There’s boring, there’s bad, and then there’s “Bright,” a movie so profoundly awful that Republicans will probably try to pass it into law over Christmas break. From the director of “Suicide Squad” and the writer of “Victor Frankenstein” comes a fresh slice of hell that somehow represents new lows for them both — a dull and painfully derivative ordeal that often feels like it was made just to put those earlier misfires into perspective. The only thing more predictable than this high-concept police story is the idea that a year as punishing as 2017 would save the worst for last. At least “The Emoji Movie” owned up to the fact that it was just putting shit on screen; at least “The Emoji Movie” had the courtesy to dress it up in a bowtie.
A $90 million blockbuster that boasts all the production value of an episode of “Charmed,” Netflix’s first mega-budget film effort starts with a potentially compelling premise that never gets off the ground. The elevator pitch is easy enough to understand, even if it requires some further explanation: “Bright” is essentially “Training Day” meets “The Lord of the Rings,” but much dumber than that sounds. Imagine, if you will, that the war for Middle Earth was a seismic event on our timeline, and that all of the various fantasy creatures who participated in the fight simply went their separate ways once it was over.
The last 2,000 years have played out more or less as we know them, but all sorts of magical species have stuck around in the margins of our history books. Modern day Los Angeles is almost identical to how it is in real life, except that elves are the one percent and orcs are the systemically oppressed underclass. The film’s lazy refusal to explore its conceit any deeper than that is truly staggering, but director David Ayer is only willing to make so much room for the heightened genre elements, lest any of that nerd stuff infringe on his well-documented infatuation with (or fetish for?) the LAPD.
Needless to say, the only remotely believable conflict in “Bright” is between the “grittiness” of a police drama and the fantasticality of a plot that revolves around the search for a magic wand, Ayer cramming those two things together like “R.I.P.D.” never happened. Something like “District 9” stands out as another clear point of comparison, but that movie’s riff on South Africa felt so lived-in. Maybe “Bright” would have fared better had Ayer repurposed the faux-documentary approach he brought to “End of Watch,” but hedging between the film’s disparate modes results in unmitigated disaster.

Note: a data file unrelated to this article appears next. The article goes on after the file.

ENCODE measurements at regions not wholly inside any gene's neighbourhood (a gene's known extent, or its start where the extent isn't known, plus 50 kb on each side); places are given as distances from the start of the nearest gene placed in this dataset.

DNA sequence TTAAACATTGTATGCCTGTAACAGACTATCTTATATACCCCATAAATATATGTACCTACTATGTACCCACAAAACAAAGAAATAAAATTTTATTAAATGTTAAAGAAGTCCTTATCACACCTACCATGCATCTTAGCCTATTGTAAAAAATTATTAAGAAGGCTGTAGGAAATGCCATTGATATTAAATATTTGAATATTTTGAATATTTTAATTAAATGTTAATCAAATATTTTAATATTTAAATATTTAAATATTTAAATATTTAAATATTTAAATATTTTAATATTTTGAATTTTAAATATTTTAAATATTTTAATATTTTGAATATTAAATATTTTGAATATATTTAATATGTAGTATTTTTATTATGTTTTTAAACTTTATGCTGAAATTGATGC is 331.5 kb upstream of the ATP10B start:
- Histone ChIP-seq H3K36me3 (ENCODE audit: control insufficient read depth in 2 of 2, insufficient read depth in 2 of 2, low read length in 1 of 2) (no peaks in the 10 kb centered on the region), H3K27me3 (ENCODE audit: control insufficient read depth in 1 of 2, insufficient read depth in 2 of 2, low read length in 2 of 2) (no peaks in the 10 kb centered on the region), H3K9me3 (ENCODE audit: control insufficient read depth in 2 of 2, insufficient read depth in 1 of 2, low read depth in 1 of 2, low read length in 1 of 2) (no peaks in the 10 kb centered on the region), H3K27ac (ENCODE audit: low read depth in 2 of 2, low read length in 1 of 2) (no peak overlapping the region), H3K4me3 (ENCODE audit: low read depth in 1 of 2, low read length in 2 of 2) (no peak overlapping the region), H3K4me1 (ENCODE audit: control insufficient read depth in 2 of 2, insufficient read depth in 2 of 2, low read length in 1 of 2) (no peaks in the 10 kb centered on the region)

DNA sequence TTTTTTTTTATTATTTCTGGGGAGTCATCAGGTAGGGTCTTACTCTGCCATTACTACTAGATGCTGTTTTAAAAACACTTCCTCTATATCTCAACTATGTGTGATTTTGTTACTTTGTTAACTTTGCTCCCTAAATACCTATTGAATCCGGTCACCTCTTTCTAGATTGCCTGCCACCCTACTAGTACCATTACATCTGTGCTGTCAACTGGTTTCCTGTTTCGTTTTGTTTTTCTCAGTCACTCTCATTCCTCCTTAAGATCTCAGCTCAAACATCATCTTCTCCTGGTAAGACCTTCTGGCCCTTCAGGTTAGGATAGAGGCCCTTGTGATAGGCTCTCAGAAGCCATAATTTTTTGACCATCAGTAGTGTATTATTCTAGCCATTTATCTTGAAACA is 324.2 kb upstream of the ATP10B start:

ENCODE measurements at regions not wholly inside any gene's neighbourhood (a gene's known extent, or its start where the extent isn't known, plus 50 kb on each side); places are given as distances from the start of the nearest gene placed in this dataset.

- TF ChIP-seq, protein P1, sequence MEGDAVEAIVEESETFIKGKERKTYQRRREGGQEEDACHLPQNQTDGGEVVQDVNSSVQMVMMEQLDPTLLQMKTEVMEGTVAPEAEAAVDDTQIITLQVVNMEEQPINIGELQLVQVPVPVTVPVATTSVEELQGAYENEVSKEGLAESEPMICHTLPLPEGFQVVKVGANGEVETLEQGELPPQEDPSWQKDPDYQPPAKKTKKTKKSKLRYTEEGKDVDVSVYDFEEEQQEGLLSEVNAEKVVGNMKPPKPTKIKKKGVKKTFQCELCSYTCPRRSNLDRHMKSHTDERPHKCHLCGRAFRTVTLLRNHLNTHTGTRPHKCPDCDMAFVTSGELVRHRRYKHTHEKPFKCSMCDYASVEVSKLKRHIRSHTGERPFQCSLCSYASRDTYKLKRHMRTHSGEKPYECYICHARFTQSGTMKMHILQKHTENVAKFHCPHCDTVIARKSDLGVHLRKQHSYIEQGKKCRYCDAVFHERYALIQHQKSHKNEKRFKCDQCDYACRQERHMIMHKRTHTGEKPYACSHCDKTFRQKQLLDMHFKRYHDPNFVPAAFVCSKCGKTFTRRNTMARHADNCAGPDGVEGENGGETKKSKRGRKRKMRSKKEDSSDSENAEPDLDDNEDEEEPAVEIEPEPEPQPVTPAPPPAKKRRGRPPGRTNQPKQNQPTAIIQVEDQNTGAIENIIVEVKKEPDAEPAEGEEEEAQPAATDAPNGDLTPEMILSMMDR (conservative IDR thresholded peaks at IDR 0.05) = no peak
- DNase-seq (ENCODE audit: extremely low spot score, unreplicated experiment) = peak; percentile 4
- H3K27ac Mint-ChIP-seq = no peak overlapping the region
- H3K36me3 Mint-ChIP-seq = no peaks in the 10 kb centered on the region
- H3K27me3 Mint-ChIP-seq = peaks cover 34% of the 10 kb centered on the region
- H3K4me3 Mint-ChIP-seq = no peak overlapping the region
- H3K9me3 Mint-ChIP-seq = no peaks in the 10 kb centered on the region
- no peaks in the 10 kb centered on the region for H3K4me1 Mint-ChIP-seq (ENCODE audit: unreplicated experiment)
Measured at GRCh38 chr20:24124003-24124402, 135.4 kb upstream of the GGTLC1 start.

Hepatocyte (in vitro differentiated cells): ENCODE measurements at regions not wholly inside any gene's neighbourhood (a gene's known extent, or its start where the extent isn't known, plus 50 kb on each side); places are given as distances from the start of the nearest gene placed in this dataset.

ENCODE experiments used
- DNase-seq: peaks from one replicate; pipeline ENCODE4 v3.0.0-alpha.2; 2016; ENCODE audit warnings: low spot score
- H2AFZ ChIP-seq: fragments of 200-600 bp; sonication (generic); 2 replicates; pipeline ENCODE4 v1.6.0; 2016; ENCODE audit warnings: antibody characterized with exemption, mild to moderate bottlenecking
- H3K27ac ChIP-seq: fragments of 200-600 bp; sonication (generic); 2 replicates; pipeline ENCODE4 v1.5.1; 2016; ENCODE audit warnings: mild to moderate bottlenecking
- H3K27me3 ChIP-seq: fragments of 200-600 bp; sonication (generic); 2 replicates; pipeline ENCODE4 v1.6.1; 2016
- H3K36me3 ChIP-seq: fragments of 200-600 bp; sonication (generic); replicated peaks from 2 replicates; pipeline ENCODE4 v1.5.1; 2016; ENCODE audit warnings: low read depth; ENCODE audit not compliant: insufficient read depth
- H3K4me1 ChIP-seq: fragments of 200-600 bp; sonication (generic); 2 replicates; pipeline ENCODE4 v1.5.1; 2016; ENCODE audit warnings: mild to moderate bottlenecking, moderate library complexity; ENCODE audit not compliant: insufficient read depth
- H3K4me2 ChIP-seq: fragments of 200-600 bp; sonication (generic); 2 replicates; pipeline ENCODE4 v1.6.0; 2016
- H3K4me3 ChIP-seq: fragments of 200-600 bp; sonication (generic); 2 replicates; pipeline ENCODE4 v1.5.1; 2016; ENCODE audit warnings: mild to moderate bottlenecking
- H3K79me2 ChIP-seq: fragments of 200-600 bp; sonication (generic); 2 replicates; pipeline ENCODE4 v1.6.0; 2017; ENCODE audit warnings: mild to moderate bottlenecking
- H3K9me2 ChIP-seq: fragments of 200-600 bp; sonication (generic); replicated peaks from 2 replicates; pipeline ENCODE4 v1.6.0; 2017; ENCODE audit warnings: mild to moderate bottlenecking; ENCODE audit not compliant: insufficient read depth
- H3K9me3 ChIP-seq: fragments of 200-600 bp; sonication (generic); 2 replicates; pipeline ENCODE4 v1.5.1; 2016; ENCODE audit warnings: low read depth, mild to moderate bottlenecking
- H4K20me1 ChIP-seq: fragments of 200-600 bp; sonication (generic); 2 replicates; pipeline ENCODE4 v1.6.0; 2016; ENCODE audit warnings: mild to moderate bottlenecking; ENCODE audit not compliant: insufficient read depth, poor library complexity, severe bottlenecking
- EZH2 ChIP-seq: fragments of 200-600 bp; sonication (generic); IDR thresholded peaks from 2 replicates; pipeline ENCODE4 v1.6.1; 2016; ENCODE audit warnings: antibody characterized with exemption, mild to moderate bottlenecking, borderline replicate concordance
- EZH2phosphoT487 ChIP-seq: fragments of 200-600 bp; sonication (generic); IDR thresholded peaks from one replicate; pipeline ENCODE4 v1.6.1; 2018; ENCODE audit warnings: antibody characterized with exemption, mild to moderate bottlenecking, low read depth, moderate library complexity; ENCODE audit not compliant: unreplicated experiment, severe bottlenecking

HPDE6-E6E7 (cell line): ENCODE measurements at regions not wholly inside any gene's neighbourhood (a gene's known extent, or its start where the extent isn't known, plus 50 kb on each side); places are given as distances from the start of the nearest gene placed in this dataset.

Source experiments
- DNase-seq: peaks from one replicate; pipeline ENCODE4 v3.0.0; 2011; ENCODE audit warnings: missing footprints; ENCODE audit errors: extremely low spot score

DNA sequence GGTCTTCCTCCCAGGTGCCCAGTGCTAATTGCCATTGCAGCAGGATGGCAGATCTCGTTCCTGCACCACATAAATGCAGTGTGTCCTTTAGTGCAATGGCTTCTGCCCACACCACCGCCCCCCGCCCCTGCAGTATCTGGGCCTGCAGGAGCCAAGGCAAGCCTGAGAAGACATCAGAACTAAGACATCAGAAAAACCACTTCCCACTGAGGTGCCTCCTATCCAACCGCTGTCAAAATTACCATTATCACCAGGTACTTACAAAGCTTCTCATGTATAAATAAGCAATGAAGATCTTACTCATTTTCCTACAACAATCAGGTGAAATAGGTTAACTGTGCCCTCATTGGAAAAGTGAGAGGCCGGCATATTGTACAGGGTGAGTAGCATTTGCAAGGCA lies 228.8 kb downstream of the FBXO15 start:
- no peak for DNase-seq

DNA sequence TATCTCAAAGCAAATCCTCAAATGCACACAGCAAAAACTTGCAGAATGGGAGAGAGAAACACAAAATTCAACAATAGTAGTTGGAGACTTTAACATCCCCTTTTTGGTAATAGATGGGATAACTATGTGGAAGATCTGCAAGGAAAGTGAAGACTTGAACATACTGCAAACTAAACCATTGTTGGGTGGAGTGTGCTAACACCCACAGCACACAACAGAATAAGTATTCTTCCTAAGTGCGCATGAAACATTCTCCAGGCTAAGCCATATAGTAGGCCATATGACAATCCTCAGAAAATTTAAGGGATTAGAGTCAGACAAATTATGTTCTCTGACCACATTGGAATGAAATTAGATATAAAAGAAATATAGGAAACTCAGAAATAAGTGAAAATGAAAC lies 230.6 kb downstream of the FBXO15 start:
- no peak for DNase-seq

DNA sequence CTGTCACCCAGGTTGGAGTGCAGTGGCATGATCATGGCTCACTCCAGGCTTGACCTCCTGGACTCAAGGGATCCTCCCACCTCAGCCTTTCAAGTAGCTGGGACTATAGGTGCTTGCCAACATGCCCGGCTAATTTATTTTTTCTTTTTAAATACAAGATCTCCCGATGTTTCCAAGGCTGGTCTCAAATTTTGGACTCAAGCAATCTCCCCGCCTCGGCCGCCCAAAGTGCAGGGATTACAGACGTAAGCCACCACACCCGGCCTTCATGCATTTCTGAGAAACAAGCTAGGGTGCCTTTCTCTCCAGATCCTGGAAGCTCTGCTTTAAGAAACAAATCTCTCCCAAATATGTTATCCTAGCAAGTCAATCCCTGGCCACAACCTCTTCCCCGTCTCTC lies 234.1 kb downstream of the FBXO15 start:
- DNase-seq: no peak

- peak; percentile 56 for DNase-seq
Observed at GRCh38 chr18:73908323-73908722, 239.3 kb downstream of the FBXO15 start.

It’s rare to see a movie so toxic that it manages to raise multiple red flags before the very first shot, but “Bright” is a special piece of work. As if the goofy crackle of blue magic that runs through the Netflix logo isn’t enough of a warning sign, that gag is followed by a card for a production company called “Trigger Warning Entertainment.” Just gonna go out on a limb and suggest that these might not be the best people to make a thinly veiled metaphor for America’s racial violence that starts with Will Smith swatting a rodent-like garden sprite and declaring that “Fairy lives don’t matter!” Lock and load, snowflakes!
Smith, in a hangdog performance so dispiriting that it might genuinely make you pity one of the world’s most successful people, stars as Daryl Ward, a second lieutenant who was just shot in the line of duty. Daryl had the bad luck of being partnered with Nick Jakoby, the first Orc on the force, and he paid a stiff price for his involuntary role in social progress. Nick (played by Joel Edgerton, mercifully unrecognizable underneath a splotchy latex mask that makes him look like a syphilitic Navy Seal), is just a nice guy who happens to be making history.